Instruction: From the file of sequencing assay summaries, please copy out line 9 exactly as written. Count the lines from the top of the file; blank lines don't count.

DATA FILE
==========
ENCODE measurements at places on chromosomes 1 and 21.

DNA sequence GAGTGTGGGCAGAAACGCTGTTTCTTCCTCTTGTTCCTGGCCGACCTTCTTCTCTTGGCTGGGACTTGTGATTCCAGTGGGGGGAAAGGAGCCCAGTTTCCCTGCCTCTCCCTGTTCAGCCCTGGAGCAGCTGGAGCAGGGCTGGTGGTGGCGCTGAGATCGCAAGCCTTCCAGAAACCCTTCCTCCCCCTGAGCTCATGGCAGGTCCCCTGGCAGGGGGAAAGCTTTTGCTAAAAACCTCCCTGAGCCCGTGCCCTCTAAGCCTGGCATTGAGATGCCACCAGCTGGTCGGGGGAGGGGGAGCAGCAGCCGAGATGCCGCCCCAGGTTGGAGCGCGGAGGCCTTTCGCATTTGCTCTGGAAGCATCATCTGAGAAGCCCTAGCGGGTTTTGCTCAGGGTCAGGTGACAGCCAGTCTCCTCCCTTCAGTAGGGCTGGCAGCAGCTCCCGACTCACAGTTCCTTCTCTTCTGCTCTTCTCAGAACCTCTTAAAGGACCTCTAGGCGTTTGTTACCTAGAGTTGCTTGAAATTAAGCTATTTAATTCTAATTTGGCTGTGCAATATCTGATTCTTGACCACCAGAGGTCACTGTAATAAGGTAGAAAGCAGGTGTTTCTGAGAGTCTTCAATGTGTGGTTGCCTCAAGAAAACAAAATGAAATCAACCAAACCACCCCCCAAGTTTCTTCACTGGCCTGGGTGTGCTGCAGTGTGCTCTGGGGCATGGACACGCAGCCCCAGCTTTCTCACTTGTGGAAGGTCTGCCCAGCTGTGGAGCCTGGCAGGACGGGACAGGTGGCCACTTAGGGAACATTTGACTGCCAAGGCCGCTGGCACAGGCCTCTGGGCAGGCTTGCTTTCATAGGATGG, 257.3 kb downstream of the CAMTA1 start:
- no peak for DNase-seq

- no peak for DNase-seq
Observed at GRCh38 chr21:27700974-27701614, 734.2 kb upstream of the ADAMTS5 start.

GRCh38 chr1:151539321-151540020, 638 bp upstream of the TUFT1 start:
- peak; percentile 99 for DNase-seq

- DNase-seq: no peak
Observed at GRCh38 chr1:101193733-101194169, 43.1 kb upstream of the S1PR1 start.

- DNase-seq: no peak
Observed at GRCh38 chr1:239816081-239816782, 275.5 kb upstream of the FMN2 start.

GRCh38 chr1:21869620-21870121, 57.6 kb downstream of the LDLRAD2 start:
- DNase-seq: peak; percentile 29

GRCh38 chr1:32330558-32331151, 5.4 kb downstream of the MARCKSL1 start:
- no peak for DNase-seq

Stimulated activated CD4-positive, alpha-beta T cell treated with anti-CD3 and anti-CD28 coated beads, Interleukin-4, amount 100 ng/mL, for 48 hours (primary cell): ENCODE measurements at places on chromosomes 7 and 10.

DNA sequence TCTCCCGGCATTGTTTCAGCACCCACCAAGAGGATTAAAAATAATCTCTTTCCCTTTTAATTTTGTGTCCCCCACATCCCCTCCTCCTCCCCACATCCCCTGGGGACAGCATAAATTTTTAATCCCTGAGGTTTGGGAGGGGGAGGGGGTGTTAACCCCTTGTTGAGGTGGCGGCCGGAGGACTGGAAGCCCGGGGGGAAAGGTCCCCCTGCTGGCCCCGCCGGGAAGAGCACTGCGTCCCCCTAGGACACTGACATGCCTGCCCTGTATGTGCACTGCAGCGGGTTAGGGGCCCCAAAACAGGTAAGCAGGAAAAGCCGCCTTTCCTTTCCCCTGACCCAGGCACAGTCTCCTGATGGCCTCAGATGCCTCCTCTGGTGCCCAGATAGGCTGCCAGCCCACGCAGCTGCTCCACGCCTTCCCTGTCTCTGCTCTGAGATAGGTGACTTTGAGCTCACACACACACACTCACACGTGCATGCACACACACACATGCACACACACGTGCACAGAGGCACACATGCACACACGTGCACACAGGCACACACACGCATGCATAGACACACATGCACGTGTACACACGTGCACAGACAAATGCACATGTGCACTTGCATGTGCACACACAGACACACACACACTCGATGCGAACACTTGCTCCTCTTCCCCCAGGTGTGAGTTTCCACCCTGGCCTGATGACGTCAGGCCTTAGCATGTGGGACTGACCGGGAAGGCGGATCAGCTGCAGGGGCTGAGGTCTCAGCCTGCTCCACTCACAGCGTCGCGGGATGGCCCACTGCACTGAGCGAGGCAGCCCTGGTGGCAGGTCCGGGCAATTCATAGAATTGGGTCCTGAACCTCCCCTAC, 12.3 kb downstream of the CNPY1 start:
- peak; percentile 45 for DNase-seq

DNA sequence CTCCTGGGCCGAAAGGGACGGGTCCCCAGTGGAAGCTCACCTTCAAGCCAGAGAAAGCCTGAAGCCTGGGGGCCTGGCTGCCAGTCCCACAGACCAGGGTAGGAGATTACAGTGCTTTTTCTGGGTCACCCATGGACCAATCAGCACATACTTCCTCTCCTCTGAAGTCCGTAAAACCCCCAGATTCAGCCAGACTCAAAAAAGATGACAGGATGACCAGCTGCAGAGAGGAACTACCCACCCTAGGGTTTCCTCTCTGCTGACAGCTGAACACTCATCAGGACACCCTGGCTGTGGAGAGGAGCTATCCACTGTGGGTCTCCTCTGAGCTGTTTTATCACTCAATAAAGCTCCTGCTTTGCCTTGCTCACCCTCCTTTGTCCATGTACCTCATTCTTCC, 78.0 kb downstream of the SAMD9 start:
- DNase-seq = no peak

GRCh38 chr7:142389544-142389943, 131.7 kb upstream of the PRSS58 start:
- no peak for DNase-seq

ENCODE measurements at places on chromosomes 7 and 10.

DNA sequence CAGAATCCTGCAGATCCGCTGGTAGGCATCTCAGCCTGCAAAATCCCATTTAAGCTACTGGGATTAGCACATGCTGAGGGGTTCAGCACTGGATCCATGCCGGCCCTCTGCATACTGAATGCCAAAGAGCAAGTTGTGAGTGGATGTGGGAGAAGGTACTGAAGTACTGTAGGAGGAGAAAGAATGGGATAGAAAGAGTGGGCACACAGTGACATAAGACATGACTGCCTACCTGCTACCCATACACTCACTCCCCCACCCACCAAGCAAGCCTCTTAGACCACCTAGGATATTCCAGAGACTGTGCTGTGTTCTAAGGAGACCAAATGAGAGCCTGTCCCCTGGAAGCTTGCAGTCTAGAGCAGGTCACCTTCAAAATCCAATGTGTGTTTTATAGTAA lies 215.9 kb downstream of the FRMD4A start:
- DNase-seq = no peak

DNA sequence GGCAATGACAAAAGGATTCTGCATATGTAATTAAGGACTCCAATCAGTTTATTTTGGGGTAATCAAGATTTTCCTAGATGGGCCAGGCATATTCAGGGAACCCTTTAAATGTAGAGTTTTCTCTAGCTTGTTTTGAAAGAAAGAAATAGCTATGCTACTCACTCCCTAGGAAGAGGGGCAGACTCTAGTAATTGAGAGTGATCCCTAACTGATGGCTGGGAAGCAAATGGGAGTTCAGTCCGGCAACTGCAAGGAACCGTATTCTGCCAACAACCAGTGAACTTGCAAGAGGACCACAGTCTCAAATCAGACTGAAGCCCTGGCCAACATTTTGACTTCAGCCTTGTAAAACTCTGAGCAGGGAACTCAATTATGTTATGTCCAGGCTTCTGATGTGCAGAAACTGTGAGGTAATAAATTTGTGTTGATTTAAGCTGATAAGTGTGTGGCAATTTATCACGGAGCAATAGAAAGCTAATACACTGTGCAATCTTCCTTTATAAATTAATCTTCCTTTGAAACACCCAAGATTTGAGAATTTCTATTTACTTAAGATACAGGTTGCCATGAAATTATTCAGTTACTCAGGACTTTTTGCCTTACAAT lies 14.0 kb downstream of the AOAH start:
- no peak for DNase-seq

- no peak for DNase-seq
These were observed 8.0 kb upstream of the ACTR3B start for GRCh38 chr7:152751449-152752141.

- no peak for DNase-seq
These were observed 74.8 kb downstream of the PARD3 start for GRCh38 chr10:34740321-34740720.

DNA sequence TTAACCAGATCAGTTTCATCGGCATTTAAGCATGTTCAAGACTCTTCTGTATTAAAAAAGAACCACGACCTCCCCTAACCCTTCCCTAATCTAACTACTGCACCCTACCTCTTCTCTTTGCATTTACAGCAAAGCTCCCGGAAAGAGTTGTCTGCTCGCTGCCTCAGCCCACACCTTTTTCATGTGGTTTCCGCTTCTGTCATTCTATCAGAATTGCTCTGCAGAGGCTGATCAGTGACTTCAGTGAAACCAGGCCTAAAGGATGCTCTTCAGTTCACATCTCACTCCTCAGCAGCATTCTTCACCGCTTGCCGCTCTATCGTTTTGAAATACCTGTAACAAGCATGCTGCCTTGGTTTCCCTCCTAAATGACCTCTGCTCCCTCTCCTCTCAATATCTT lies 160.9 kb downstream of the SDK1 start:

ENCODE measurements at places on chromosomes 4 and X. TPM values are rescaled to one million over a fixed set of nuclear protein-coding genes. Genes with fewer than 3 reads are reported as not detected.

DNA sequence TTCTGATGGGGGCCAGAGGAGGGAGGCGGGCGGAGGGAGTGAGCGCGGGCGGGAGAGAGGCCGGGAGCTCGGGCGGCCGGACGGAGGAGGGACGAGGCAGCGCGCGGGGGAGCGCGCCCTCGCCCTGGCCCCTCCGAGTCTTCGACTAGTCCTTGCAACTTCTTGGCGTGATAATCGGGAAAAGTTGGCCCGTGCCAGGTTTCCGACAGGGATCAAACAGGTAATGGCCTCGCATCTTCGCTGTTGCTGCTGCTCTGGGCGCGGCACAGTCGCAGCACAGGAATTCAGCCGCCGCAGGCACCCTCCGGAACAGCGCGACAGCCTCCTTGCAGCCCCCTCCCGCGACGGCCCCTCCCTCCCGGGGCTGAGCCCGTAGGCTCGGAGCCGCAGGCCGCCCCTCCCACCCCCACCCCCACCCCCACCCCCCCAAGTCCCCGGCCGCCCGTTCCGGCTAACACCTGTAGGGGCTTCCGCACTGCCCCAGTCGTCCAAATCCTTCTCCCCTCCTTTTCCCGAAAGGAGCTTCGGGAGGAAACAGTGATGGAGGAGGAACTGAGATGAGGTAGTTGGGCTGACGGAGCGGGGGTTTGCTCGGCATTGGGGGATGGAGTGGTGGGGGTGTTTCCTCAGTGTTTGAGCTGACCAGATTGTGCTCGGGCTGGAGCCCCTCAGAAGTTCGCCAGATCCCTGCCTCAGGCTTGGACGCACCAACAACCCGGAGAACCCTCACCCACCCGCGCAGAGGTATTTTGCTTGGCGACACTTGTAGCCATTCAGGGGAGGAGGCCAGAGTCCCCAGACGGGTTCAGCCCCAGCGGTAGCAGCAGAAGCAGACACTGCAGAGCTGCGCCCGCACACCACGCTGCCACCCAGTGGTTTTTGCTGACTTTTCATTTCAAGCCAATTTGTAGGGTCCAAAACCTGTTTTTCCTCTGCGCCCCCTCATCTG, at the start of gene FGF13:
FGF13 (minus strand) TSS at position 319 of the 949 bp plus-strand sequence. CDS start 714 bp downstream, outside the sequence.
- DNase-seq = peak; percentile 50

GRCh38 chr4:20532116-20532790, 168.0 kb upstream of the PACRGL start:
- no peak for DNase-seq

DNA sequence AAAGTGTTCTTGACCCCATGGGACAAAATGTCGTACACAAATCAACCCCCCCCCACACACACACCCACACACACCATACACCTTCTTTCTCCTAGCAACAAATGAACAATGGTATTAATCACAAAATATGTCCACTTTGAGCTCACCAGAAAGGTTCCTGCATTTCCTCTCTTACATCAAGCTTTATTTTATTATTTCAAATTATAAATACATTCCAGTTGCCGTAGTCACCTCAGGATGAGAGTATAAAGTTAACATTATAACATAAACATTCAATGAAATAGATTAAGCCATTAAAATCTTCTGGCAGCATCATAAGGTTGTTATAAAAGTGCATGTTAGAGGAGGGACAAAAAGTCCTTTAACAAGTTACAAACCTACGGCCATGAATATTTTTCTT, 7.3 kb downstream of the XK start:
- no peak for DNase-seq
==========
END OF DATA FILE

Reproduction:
Observed at GRCh38 chr1:101193733-101194169, 43.1 kb upstream of the S1PR1 start.